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  • Aspire » Productivity » What are you going to stop?

    What are you going to stop?

    stop

    One of the biggest challenges of owning your own business is trying to fit everything in (Who needs sleep?).  On a typical day you’ll probably spend a few hours dealing with current customers, a few hours trying to land new customers and a good chunk of your time managing your employees and worrying about money.  Your day is full…and you still haven’t figured out how you’re going to get to the really important stuff on your to-do list.

    Here’s the key – you need to STOP doing some things.  You need a stop doing list!

    Author Jim Collins popularized the concept of a Stop Doing List several years ago, here’s the gist of the idea.  If you’re going to be effective at work you need to prioritize and focus on what’s really important – what you should be doing.  That’s common sense…but what’s equally important and not nearly as common…you also need to routinely focus on what to STOP doing.  There’s only so much time in the day and a big part of prioritizing and doing the right thing is to build some room by stopping things that don’t fit.

    The Stop Doing list is not one size fits all – everyone is going to have their own list.  In general you should focus on stopping those things that drain you of energy, that you really don’t enjoy or that aren’t aligned with where you really want to go.

    Here are a few ideas to consider based on talking to business owners for the last few years:

    STOP:

    Dealing with your most difficult customer – most business owners have 1 or 2 customers that just wear them out.  Fire them and free up your time and energy to work with someone you enjoy.

    Wasting your time on bad networking -  if you dread going, if it’s consistently been a waste of time in the past or if you know there’s no one attending who can really help you, then do yourself a favor and drop it.  (Note – don’t stop networking, just drop the bad events / groups)

    Rolling out ineffective marketing – If you’re spending money on marketing or advertising, you need to see a tangible return on investment.  If you don’t see a positive payout (after a reasonable amount of time) then you need to stop.  Take some time, rethink your strategy and your message and try something different.

    Doing the grunt work – As the business owner, your job is to lead, that doesn’t mean you won’t do day to day work, but to succeed in the long run, you’ve got to get the work that can be done by someone else off of your schedule.

    Chasing prospective customers – You’re really good at what you do and assuming you have a viable business model, there are a lot of people out there who need what you do.  If you’re spending any significant time chasing someone, you’re wasting your time.  Move on and spend your time with people who want to work with you.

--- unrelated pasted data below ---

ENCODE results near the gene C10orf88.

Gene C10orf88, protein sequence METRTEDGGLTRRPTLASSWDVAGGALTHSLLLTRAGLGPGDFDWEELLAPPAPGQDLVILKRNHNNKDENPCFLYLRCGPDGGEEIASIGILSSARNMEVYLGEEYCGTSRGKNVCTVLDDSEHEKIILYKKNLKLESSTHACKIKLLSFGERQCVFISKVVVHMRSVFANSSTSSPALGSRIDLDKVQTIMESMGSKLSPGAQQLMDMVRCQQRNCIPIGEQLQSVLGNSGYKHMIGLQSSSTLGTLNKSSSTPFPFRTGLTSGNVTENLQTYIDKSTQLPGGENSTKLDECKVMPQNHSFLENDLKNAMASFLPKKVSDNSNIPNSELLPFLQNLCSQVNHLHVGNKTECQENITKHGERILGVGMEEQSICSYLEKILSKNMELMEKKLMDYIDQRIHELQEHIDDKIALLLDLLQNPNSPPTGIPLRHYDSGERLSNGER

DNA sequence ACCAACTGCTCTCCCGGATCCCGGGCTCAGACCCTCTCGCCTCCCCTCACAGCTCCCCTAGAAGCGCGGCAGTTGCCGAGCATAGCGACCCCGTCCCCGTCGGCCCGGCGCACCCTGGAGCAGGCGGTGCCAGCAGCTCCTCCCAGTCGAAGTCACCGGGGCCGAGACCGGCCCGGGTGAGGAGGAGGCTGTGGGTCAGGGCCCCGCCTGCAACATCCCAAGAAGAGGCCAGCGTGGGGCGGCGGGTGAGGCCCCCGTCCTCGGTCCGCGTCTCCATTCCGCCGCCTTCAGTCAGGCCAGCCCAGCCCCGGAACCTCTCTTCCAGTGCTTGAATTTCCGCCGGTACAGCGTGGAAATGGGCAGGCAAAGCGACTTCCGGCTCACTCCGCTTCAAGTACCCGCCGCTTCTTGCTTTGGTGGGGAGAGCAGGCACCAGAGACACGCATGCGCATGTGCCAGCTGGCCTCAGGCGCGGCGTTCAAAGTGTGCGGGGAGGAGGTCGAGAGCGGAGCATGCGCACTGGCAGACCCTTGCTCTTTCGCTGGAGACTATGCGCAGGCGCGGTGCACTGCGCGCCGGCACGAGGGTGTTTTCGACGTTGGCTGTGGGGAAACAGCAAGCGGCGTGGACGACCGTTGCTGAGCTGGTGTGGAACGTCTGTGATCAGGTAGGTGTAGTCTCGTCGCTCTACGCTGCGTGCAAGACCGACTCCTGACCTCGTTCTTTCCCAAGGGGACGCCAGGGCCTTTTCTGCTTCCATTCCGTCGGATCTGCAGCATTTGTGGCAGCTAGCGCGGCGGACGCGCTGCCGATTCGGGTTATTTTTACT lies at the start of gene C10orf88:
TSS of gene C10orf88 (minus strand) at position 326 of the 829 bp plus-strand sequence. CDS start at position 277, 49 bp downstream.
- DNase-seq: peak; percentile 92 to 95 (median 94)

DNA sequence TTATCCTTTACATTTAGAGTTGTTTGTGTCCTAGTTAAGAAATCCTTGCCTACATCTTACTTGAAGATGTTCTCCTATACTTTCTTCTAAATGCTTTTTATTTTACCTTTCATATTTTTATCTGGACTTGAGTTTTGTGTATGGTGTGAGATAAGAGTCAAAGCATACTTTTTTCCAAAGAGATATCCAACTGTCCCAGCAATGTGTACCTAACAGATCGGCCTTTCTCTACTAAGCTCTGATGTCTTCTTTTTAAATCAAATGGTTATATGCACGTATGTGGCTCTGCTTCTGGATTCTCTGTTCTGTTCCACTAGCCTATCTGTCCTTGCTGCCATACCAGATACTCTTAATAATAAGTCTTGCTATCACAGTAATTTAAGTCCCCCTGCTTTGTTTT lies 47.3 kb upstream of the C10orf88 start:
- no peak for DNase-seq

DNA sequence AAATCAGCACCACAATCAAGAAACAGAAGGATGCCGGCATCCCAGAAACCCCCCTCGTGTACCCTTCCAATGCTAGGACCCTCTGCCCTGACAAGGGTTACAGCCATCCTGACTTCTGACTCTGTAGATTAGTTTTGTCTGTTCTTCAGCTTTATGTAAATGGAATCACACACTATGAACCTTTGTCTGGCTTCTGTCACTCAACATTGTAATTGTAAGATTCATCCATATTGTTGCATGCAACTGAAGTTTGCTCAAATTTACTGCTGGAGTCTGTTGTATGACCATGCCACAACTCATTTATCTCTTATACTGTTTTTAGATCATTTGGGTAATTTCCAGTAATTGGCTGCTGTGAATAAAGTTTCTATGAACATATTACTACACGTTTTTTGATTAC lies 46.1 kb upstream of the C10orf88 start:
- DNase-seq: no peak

Being vague -  If you want to be effective and make good things happen you must be exceptionally clear about what your priorities are.  What are the 5 most important things you need to do to win this year?  How about in the next 90 days?  If you can’t quickly answer those questions, you’re not clear enough.

    The RollercoasterMarketing really only works when it’s consistent, that means you have to build marketing tactics that happen over and over consistently.  When you don’t do that, you get the rollercoaster effect and end up chasing opportunities when you finally slow down.

    Overscheduling – Yes you have a million things to do but scheduling yourself back to back all day every day isn’t going to make you more effective.  Build in some down time, carve out time to think big…to refine  your stop doing list…or to just catch your breath.  It won’t happen unless you make it happen.

    Making quick, bad hires – As a business owner, one of the worst things you can do…ever…is to hire someone quickly who turns out to be a bad fit.  Depending on how bad it is, you may end up leaving yourself in a bigger hole than you had before you made the hire.  You could alienate other employees or customers and waste a lot of time and money cleaning up the mess.  Remember – slow to hire, quick to fire…!

    What are the top 2 or 3 things you need to stop doing?  What would it take to actually stop?  We’d love to hear your thoughts – what are you going to stop?  Leave us a comment below.

    Shawn Kinkade  Kansas City Business Coach

    photo by Afroswede

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    Comments

    This post has 2 Comments.

    • RubenZ
      July 3rd, 2012 at 2:23 pm

      Shawn – Perfect topic and great advice.

    • July 3rd, 2012 at 6:42 pm

      Thanks Ruben – easier said than done, but certainly worth thinking about!

      Shawn

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